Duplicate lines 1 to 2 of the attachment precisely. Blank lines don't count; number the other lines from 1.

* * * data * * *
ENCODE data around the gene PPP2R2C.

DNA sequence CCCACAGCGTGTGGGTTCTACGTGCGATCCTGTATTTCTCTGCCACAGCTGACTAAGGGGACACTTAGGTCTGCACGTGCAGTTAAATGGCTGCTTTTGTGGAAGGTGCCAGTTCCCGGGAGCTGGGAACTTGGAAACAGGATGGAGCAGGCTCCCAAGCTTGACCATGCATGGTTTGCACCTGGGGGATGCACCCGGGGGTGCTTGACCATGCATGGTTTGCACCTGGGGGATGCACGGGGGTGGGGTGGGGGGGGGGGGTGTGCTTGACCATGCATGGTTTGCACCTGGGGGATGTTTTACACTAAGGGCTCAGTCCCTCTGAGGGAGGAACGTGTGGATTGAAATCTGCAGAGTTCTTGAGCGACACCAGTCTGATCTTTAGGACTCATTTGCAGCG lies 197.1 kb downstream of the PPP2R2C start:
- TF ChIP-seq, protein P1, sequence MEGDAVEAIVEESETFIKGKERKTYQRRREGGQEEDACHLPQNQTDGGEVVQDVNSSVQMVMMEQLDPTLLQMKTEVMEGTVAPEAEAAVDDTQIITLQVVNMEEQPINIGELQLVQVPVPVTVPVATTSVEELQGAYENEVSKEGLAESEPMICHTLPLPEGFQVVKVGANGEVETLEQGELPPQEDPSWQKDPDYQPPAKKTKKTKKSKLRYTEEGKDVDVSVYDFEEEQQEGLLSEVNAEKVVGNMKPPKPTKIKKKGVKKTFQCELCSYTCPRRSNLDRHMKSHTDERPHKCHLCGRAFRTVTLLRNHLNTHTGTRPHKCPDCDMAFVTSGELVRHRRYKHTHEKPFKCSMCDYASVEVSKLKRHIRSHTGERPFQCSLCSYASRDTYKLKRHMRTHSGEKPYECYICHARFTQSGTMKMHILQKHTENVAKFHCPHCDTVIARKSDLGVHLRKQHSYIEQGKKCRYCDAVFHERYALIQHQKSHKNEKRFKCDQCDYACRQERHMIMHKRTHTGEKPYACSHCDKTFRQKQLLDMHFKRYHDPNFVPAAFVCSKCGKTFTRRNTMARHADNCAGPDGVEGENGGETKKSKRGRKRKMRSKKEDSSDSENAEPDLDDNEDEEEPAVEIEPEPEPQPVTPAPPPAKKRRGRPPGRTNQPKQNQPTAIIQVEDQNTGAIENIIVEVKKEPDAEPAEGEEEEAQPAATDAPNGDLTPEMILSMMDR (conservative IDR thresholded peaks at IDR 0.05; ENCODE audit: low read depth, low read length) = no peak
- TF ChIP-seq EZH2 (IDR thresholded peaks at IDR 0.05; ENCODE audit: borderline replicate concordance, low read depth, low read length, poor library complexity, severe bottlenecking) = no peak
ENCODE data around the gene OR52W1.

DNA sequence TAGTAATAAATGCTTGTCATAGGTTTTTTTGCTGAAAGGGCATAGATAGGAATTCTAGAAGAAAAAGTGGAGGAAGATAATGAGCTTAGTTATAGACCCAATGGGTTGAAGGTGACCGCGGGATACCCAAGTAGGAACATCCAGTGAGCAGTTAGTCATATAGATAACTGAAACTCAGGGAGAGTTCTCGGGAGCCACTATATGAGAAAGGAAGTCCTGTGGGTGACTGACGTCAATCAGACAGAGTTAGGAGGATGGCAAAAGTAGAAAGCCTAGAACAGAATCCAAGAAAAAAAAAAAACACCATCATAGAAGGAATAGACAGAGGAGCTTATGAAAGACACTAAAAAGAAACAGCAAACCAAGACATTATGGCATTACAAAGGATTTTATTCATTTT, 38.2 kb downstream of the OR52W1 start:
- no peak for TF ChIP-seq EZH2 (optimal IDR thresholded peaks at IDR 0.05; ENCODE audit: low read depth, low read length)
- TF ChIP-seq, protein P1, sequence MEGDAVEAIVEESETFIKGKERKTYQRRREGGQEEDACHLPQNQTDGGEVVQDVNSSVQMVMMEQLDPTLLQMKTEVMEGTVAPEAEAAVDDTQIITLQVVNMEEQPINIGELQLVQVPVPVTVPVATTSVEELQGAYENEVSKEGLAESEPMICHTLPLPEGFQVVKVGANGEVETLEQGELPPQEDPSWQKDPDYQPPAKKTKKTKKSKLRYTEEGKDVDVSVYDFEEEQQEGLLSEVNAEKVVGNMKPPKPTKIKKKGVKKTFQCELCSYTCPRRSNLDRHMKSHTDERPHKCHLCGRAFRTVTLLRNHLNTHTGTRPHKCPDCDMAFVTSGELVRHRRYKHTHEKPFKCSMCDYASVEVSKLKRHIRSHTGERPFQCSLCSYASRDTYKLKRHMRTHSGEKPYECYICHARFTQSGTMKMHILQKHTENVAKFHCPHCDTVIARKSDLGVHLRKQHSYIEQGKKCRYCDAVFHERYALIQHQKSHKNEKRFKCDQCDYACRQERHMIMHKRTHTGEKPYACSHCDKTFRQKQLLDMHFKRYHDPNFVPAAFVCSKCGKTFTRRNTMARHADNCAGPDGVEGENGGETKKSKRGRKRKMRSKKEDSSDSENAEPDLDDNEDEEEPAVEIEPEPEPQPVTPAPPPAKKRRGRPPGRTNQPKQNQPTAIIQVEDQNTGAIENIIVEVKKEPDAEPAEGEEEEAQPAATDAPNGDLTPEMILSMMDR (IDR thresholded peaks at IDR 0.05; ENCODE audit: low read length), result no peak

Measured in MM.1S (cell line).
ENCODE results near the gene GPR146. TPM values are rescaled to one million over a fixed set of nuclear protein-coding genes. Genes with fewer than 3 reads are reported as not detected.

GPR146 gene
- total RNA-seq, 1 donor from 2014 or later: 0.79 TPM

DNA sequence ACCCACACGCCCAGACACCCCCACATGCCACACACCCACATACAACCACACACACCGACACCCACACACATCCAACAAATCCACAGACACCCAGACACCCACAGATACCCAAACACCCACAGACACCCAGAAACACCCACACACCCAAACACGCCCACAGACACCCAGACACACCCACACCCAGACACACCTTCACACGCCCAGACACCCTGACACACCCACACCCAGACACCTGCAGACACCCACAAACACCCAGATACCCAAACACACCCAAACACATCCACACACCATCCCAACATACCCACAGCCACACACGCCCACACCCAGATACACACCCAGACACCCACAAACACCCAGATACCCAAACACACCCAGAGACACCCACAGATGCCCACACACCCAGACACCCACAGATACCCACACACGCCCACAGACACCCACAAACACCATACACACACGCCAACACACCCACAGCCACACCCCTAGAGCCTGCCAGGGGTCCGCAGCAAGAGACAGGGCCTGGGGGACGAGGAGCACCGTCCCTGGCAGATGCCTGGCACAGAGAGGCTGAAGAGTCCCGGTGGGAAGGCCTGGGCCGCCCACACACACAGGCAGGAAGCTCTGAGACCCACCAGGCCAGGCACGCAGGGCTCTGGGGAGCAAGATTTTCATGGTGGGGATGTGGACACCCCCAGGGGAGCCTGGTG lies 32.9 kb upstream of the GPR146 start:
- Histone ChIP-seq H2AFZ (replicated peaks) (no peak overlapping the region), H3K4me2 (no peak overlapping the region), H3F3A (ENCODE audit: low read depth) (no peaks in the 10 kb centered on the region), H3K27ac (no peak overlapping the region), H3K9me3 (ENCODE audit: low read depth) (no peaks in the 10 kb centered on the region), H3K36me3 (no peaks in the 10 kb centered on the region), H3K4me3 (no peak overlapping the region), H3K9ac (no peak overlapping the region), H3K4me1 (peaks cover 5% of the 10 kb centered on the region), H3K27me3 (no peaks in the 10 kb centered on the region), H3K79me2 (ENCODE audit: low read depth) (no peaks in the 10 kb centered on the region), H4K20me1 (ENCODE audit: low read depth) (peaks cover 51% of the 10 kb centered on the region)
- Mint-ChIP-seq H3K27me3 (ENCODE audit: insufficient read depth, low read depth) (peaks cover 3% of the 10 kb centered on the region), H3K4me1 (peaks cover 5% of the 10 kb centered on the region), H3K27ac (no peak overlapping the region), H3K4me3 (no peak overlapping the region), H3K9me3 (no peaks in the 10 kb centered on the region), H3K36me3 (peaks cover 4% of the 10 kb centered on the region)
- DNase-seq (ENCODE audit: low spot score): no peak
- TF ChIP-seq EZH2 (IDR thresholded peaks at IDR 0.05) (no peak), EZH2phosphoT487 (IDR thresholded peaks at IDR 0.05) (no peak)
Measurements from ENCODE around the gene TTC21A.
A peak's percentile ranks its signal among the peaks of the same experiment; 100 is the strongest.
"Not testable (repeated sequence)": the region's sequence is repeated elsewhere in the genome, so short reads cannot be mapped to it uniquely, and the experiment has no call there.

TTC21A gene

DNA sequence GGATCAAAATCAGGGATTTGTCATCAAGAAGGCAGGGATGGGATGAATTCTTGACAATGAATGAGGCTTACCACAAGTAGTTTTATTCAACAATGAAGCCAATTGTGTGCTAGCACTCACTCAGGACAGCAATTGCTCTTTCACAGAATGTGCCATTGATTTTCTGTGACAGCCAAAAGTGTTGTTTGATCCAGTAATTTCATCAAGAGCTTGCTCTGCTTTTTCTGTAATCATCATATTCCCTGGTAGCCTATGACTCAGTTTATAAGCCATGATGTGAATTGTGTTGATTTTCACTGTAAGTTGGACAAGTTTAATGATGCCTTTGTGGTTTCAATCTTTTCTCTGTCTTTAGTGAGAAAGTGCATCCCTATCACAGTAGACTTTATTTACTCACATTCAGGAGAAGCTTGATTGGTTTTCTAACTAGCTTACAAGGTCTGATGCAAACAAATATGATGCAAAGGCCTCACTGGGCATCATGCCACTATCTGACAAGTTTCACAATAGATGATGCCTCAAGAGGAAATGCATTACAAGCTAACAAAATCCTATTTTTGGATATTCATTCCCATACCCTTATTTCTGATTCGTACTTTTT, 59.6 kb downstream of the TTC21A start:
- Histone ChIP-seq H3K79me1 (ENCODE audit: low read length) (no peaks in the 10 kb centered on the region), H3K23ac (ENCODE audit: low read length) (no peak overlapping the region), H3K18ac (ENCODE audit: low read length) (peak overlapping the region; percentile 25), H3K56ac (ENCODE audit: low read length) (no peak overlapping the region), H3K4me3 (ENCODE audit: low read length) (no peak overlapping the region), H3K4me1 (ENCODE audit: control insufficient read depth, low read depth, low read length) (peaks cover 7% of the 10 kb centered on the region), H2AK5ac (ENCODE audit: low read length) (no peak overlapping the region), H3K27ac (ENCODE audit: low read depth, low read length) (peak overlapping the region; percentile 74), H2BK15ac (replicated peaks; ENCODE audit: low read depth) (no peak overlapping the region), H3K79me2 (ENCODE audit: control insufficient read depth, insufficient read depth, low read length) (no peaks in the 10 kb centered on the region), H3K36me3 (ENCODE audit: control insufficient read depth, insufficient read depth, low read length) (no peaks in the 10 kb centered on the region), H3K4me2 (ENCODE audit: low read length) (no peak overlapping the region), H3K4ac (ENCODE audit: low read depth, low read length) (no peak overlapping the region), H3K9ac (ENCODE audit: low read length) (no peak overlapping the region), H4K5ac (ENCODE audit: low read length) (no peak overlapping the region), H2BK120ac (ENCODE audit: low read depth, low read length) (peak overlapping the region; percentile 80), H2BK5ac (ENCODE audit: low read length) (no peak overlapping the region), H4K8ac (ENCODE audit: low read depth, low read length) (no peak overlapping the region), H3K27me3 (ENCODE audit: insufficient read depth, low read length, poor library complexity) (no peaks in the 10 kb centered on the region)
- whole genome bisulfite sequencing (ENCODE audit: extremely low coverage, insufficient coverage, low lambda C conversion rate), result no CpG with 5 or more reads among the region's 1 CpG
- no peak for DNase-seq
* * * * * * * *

ENCODE data around the gene PPP2R2C.

DNA sequence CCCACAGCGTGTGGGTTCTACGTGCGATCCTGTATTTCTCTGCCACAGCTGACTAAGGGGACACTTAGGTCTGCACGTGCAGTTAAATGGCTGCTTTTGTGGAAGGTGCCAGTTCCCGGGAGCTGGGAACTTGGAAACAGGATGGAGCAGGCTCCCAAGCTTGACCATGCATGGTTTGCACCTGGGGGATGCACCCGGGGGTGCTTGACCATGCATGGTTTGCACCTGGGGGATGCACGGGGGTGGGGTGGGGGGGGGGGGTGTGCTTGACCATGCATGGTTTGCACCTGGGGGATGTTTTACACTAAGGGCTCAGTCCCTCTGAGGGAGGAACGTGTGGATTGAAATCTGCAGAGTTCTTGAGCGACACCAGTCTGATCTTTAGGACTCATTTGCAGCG lies 197.1 kb downstream of the PPP2R2C start: